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Review of

Deborah Tall's A Family of Strangers

Sarabande Books, 2006 

By Amy Lee Scott

“Remembering is an ethical act…memory is, achingly, the only relation we can have with the dead…”

It was cold in Utah. No, it was more than that—it was sleet-slick panes, drafty hallways, toes shrinking in thin cotton socks. It was a fireplace that would not, for all my crumpled offerings, light. It was the Night Before Christmas, without the kitschy caps and clicking hooves, with me in a sorry fleece cocoon leaking tears onto the pages of A Family of Strangers, waiting for the shuttle that would take me an hour north to a plane that would fly me away from these bleary Rocky Mountains, over the smudged Midwestern plains, the stubborn Mississippi, and would finally land in the city of brotherly love where my tired picaresque could stop because my brother-in-law waited, heater blasting in his new family-sized vehicle equipped with sturdy wipers and four-wheel drive, to take me home. Well, my sister’s home, all warmth and toddler-sized chairs.

My suitcase and I clunked upstairs where my childhood bed hewn from clean-smelling oak was mantled in my grandmother’s afghan. It was so dearly and effortlessly domestic that I wanted to cry, or maybe dance, to softshoe memories out of my anatomic silence and onto the hardwood floor. I wanted to call old friends just to hear their voices, their smiles through the mouthpiece. To feel connected to those seemingly hazy elements of my past so that I might piece together my own familial composition of “ragged” fragments. So that I might stitch my diasporic heart onto the hem of grade school memories, when my mother—not yet wan, drawn bald from cancer treatments—would smooth my snarled hair and dance with me in the kitchen, neverminding how our tap-shoe scuffs sent jumbled Morse code tumbling from beneath our toes and across the shining linoleum.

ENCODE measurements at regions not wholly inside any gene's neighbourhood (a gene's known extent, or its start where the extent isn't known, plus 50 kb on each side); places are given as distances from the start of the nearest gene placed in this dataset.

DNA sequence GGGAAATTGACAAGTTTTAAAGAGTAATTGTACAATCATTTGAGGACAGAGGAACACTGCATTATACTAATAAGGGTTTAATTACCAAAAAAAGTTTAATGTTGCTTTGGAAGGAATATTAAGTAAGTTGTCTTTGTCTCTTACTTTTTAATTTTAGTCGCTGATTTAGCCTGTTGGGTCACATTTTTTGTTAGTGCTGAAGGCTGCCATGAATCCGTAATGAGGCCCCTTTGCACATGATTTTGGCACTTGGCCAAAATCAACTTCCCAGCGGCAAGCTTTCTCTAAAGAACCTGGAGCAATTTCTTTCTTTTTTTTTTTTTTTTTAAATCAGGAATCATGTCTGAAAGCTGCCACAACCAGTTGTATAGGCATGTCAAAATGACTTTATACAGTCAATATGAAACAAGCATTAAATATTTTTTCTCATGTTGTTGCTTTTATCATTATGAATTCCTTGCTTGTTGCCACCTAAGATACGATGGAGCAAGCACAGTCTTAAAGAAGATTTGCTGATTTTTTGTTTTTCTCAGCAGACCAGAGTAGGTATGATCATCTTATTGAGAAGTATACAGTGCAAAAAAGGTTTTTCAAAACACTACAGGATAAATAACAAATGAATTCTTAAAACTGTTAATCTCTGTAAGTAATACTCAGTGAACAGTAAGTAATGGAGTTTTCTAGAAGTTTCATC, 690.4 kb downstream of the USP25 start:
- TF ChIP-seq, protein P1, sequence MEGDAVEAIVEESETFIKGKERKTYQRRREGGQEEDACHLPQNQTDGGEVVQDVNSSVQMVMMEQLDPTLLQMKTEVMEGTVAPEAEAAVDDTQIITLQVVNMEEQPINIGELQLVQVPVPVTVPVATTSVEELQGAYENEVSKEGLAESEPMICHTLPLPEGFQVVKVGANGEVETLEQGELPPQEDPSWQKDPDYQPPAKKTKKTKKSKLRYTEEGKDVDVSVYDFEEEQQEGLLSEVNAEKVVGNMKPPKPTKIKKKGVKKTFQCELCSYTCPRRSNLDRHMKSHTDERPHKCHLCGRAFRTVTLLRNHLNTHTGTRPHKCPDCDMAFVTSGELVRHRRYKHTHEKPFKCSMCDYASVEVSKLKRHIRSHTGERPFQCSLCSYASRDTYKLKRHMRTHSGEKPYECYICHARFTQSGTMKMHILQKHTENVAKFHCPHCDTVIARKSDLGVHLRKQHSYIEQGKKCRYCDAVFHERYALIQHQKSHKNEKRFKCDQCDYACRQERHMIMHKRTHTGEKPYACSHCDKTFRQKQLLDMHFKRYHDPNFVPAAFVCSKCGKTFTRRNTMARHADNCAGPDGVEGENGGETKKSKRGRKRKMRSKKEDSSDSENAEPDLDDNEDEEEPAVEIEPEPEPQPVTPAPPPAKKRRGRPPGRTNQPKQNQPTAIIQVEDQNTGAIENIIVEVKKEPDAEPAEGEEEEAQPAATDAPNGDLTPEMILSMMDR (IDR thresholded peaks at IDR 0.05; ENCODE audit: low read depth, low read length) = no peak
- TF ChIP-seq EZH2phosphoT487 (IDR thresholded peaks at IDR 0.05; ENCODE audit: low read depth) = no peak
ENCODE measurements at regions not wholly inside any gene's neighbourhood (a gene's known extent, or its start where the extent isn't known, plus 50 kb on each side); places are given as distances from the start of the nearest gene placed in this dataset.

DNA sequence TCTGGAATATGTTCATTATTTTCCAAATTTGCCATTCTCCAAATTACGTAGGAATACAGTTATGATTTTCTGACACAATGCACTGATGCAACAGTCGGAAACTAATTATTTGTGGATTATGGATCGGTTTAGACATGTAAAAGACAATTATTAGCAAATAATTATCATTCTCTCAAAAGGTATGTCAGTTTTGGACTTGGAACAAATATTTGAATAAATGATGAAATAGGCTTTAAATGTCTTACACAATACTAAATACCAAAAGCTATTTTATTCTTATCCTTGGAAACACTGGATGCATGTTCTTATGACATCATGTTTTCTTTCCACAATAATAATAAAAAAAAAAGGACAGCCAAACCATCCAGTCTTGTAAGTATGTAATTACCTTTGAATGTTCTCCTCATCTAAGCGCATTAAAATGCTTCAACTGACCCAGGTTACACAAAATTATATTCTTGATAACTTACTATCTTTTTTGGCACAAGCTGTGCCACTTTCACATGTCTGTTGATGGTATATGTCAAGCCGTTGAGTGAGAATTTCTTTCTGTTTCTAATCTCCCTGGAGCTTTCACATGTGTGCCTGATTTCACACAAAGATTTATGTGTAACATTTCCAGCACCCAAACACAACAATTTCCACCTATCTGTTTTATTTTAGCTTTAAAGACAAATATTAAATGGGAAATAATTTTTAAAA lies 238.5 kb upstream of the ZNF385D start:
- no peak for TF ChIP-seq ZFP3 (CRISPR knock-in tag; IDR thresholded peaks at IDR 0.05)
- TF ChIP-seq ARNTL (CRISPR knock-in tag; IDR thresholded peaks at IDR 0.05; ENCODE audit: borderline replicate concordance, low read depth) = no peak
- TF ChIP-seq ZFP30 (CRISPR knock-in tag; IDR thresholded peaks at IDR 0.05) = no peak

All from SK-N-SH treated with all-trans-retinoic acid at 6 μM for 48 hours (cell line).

But tonight, I did not dance, I did not phone. I folded my luggage and winter coat into the closet, pulled out my laptop, and waited for it to hum its greeting which sounded, tonight, a lot like
“a-letheia,”
which means, Deborah Tall reminds, “not forgetting.” I pulled my grandmother’s afghan close and listened to the quiet, breathing. “If there had been anything more than silence, would I have felt the need to speak in the first place?”


 

Amy Lee Scott recently graduated from Brigham Young University. She hopes to enter a Master's creative writing program after her internship with the Smithsonian American Art Museum.